Assemblyman Hakeem Jeffries took a victory lap before an adoring audience on Wednesday, touting his legislative achievements while offering hints at the issues that he aims to tackle in 2011.
Jeffries, the assemblyman for the 57th District, which covers parts of Fort Greene, Clinton Hill, Bedford-Stuyvesant and Prospect Heights, highlighted several battles he waged in Albany last year during his fourth State of the District address at the Pratt Institute.
Jeffries opened by reiterating his of Cathie Black as Chancellor of the city’s schools.
“Now is not the time for on the job training,” said Jeffries, referring to Black’s limited experience in education.
But he added that the battle against her was lost. “I will work with [the Department of Education] when they’re right, and will continue to strongly oppose them when they’re wrong,” he said.
From there, Jeffries moved into more positive territory.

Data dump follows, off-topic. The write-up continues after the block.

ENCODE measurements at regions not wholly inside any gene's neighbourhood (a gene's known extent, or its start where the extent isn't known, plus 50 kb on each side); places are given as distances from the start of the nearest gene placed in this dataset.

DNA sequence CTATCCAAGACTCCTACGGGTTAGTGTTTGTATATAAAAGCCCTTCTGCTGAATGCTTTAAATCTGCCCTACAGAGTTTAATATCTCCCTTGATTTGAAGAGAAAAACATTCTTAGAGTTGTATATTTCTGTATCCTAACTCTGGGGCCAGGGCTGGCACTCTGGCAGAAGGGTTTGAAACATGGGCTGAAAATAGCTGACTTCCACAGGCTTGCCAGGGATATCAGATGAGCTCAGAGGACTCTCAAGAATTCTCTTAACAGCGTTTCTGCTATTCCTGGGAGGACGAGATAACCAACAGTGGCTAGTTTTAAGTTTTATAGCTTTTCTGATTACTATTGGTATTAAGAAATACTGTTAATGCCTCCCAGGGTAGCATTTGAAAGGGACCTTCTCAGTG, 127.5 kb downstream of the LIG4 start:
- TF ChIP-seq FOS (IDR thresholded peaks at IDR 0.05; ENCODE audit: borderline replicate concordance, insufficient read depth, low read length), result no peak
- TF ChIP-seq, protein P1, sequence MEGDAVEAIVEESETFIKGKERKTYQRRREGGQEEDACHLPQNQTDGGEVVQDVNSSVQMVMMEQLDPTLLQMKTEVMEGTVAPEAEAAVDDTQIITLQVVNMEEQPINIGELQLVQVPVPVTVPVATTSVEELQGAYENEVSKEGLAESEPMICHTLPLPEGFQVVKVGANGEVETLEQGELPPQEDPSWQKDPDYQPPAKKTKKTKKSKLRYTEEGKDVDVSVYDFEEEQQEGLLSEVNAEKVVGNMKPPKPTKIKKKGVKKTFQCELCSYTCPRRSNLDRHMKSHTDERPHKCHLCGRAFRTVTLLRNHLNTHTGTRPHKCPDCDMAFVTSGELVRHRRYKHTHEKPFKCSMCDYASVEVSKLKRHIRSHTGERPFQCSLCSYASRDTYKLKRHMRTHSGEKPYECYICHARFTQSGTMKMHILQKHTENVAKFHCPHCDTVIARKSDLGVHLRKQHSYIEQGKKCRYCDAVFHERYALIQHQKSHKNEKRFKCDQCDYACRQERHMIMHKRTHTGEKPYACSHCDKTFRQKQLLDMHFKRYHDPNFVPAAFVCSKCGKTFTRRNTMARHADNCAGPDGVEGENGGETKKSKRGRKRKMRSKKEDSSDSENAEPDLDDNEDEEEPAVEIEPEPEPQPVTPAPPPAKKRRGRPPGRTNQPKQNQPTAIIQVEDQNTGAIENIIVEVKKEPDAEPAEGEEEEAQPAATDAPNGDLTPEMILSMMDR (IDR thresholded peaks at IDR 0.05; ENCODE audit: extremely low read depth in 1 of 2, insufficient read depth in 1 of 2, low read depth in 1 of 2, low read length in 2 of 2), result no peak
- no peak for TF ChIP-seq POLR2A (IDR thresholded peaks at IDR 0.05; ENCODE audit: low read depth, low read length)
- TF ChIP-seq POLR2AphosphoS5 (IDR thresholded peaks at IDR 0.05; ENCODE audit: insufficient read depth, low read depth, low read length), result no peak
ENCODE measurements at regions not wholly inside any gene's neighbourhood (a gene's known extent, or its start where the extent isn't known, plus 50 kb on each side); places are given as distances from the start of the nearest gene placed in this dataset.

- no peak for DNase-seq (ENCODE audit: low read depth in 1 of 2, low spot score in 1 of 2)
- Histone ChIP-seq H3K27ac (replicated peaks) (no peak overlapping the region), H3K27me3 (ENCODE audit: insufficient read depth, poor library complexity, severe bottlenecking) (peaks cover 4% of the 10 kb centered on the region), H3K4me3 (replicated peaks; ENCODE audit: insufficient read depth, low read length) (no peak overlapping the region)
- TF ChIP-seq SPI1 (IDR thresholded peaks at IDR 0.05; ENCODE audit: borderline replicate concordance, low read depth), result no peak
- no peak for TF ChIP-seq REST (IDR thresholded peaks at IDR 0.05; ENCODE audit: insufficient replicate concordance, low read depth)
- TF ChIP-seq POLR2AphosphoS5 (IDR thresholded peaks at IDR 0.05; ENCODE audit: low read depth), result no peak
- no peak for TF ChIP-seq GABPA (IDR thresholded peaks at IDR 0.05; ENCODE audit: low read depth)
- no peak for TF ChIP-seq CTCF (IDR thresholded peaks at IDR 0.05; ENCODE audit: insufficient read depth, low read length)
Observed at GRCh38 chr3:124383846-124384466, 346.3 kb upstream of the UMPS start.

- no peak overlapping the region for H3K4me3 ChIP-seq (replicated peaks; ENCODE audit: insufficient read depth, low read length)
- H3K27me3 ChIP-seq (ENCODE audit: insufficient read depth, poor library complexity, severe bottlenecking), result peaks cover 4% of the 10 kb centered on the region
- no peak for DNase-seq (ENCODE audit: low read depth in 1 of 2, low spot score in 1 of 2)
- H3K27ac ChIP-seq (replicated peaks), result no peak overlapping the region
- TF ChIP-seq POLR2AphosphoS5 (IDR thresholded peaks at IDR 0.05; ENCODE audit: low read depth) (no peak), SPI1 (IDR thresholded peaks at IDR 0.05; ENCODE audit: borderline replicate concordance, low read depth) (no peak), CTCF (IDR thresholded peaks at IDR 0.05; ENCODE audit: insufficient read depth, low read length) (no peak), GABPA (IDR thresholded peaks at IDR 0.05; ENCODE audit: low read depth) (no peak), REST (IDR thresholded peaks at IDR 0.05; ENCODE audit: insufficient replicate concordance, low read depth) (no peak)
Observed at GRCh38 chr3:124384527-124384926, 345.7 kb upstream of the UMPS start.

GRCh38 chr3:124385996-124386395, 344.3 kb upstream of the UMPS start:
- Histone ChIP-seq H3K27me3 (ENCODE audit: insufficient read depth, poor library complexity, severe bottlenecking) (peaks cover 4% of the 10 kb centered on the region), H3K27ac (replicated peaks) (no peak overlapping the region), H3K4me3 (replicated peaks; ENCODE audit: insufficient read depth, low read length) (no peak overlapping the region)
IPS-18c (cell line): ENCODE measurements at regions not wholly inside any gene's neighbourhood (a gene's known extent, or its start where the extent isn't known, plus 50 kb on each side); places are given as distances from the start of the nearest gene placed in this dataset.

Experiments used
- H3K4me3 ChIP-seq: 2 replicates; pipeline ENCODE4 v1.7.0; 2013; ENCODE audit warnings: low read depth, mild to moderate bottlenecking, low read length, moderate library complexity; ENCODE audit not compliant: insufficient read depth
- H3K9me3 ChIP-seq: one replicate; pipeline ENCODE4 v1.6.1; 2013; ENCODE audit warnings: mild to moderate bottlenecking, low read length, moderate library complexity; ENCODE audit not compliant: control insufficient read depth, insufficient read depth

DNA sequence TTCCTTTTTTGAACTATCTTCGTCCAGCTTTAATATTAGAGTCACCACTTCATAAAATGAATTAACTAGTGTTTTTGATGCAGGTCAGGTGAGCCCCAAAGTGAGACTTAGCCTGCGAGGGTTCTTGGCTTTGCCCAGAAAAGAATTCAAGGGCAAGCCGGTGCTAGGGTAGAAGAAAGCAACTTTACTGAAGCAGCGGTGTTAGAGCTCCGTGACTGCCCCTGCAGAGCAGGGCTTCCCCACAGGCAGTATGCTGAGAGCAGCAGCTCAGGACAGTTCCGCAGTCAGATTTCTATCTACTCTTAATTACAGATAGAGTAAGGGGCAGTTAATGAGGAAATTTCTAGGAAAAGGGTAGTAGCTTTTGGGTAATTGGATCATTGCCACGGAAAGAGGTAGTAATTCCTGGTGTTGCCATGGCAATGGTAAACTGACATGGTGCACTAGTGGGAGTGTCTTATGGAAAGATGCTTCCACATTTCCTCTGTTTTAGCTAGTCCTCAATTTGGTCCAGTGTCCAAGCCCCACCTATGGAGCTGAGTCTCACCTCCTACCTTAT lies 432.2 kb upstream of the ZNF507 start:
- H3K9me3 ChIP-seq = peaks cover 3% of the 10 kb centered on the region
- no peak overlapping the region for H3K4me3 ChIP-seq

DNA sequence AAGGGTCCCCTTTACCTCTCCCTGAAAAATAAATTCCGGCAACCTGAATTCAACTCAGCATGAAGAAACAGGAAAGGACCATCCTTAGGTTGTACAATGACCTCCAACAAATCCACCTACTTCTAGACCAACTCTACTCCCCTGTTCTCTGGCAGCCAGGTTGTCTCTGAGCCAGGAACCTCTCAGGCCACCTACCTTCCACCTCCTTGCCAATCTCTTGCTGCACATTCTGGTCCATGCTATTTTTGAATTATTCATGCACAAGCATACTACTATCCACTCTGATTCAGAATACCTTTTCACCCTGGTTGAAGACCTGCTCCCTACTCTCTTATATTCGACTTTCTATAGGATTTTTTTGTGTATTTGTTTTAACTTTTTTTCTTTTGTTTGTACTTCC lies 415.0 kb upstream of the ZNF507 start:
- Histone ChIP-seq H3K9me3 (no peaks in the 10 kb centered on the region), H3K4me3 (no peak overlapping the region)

He recounted his sponsorship of a bill that eliminated the “stop and frisk” database compiled by the NYPD, which he derided as an egregious breach of privacy.
Jeffries recalled his fight to end a controversial policy — he called it gerrymandering — that counted prisoners as residents in the district where they were incarcerated, rather than in their home communities.
Lastly, he extolled his initiative meant to convert vacant luxury apartments into affordable housing, though he admitted progress was slowgoing.
“Since this law was passed several units of affordable housing have been created, but much work remains to be done,” Jeffries said. "We need more cooperation from financial institutions...some of them got more hustle than the fellas on 125th Street."
The Assemblyman only hinted at what was on his agenda next year, saying that the key to solving crime and poverty was jobs. Notably, he did not point to the Atlantic Yards project — often touted as a job creator — as a solution to the economic woes affecting neighborhoods in the vicinity of Flatbush and Atlantic avenues.